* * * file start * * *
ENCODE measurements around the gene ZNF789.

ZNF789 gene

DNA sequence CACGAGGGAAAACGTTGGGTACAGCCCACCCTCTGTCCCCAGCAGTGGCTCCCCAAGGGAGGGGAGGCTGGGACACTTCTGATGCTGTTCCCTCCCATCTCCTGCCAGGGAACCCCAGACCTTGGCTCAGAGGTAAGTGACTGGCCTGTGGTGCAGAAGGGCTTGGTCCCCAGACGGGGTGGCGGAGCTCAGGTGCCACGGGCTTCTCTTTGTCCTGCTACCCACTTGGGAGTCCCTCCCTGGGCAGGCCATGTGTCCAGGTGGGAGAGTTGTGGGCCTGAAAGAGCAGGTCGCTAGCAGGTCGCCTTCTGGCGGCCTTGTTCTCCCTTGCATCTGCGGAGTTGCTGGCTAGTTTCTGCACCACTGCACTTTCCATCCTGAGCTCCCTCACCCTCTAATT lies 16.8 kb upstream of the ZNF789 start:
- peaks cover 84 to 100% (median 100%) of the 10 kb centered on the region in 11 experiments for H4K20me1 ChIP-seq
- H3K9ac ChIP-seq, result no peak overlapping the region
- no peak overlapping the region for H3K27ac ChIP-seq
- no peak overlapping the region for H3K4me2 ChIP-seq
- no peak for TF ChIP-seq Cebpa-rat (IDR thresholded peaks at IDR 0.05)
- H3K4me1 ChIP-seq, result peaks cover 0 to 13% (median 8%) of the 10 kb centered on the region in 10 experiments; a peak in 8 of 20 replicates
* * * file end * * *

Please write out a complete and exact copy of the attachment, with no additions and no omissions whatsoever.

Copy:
ENCODE measurements around the gene ZNF789.

ZNF789 gene

DNA sequence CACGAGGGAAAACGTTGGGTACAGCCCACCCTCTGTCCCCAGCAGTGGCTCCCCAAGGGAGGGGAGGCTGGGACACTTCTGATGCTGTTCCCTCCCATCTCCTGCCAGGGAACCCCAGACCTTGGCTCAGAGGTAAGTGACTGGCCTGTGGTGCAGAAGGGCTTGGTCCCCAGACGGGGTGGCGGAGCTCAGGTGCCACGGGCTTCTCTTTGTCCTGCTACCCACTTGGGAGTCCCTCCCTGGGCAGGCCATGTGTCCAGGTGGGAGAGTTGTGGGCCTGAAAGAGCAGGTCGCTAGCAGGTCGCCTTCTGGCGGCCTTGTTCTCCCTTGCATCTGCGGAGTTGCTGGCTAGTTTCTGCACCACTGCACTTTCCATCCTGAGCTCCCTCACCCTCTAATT lies 16.8 kb upstream of the ZNF789 start:
- peaks cover 84 to 100% (median 100%) of the 10 kb centered on the region in 11 experiments for H4K20me1 ChIP-seq
- H3K9ac ChIP-seq, result no peak overlapping the region
- no peak overlapping the region for H3K27ac ChIP-seq
- no peak overlapping the region for H3K4me2 ChIP-seq
- no peak for TF ChIP-seq Cebpa-rat (IDR thresholded peaks at IDR 0.05)
- H3K4me1 ChIP-seq, result peaks cover 0 to 13% (median 8%) of the 10 kb centered on the region in 10 experiments; a peak in 8 of 20 replicates